An Orchardist has planted an orchard in a rectangle with trees uniformly spaced in both directions. Thus the trees form a rectangular grid and we can consider the trees to have integer coordinates. The origin of the coordinate system is at the bottom left of the following diagram:
Consider that we now overlay a polygon onto this grid. The vertices of the polygon can have any real coordinates in the range 0.0 to 100.0 (exclusive), thus trees can have coordinates in the range 1 to 99. Two possible polygons (triangles, in this case) are shown.
Write a program that will determine how many trees are contained within a given polygon. For the purposes of this problem, you may assume that the trees are of point size, and that any tree (point) lying exactly on the border of a polygon is considered to be in the polygon.
Input will consist of a series of lines. Each line will contain real numbers in the range 0.0 to 100.0 (exclusive) representing the coordinates of consecutive vertices of a polygon. The format is the following:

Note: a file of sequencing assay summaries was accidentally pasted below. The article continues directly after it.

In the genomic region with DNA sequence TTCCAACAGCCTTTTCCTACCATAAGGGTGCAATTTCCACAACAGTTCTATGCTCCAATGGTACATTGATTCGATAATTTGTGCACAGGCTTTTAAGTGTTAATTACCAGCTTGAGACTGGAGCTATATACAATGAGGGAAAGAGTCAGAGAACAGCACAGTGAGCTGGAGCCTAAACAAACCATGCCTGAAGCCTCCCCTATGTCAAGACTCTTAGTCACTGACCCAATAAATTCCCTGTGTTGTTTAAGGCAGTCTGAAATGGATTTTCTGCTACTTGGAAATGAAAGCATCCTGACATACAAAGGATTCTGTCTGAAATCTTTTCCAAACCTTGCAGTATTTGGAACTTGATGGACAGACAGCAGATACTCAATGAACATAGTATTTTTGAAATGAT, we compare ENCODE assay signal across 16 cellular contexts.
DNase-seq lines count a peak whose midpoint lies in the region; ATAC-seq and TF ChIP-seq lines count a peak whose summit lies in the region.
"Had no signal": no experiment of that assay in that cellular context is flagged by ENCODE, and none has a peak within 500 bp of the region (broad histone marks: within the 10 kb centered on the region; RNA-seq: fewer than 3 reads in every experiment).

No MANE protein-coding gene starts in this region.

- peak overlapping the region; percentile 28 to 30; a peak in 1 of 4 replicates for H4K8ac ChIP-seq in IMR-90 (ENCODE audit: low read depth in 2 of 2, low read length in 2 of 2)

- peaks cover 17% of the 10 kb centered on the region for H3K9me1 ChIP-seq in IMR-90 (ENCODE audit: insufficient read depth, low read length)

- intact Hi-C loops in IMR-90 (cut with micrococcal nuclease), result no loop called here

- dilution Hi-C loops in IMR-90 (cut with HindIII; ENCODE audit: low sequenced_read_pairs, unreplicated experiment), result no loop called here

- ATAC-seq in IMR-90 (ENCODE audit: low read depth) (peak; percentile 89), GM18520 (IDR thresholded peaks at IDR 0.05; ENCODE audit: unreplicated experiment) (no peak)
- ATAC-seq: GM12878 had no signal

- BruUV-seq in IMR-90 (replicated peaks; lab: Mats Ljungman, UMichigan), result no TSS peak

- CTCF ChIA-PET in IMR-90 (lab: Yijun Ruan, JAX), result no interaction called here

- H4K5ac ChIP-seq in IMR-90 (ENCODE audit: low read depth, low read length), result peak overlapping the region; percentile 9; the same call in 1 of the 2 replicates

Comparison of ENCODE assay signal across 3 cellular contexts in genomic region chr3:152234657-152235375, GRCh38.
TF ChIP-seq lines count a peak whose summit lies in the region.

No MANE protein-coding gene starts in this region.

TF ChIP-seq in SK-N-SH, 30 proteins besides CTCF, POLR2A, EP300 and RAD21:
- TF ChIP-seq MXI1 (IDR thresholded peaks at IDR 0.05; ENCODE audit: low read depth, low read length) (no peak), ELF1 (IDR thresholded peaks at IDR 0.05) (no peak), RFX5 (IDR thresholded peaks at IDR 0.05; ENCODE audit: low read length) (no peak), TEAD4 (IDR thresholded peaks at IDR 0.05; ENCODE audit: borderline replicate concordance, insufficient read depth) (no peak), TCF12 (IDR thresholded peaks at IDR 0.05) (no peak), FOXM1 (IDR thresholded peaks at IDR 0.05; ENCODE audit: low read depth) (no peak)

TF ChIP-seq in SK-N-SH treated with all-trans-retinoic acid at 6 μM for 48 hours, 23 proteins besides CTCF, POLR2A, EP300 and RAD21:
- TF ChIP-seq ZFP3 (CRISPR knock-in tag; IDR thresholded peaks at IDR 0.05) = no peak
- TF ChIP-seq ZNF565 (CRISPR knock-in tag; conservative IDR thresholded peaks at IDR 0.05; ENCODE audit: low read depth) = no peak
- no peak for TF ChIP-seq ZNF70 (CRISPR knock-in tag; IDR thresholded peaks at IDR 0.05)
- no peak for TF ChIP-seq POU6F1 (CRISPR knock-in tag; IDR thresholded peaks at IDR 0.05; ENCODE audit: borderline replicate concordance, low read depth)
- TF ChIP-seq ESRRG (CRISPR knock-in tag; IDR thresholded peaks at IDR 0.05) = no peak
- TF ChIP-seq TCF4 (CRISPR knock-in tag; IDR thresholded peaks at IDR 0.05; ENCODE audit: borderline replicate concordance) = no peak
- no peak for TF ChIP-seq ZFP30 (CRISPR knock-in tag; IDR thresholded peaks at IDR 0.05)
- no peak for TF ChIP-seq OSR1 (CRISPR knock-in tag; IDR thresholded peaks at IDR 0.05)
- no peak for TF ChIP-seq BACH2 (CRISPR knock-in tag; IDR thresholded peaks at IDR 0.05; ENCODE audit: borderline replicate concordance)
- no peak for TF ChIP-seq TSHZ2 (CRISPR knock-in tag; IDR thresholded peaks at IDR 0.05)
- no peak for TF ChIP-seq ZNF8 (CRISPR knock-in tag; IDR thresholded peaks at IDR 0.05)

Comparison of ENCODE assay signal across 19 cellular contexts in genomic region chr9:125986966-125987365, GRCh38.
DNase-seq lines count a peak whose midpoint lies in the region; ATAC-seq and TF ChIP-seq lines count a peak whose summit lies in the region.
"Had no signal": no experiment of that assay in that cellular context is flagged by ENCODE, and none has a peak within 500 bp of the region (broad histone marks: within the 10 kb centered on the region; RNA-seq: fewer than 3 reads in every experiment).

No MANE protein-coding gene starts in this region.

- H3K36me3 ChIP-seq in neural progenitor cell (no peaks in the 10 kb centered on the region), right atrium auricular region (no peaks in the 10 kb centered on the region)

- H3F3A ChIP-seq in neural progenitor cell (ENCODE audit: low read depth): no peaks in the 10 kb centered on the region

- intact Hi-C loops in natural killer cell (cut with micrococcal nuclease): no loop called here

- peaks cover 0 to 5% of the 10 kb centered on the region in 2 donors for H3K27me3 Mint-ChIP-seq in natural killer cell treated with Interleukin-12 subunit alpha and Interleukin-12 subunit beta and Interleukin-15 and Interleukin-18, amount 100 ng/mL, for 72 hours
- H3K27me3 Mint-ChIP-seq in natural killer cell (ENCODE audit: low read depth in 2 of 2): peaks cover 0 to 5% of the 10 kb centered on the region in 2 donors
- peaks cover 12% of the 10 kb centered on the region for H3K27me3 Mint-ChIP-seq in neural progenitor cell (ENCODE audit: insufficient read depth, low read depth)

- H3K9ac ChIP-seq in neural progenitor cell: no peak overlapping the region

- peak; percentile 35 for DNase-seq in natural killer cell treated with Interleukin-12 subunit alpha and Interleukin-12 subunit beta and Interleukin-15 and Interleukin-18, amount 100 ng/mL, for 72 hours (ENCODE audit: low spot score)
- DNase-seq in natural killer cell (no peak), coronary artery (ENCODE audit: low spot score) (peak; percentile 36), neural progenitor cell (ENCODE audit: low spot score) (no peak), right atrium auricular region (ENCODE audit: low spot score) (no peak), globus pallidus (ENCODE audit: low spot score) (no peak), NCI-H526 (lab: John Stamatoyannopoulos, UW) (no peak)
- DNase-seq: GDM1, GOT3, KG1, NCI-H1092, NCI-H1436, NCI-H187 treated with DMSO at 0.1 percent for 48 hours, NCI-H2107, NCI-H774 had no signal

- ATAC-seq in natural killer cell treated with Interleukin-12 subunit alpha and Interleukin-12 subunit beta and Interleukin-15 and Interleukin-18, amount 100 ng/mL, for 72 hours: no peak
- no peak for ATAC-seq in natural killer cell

Pt1_x Pt1_y Pt2_x Pt2_y Pt3_x Pt3_y ...so that each pair of floating point numbers represents the (x,y) coordinates of a polygon vertex. All coordinates will be presented with one digit of accuracy to the right of the decimal point. If there are 2*N floating point numbers in a line of input, the polygon must have N distinct, nonoverlapping sides. The first pair and the last pair of coordinates on a line of input form a side of the polygon.
You can assume that the polygons will not be degenerate. All will have three or more sides and positive area. No polygon will have more than 10 sides.
Output will consist of one line for each polygon, containing the number of trees contained in (or on) that polygon right justified in a field of width 4.
1.5 1.5 1.5 6.8 6.8 1.5 0.9 0.9 1.1 0.9 1.1 1.1 0.9 1.1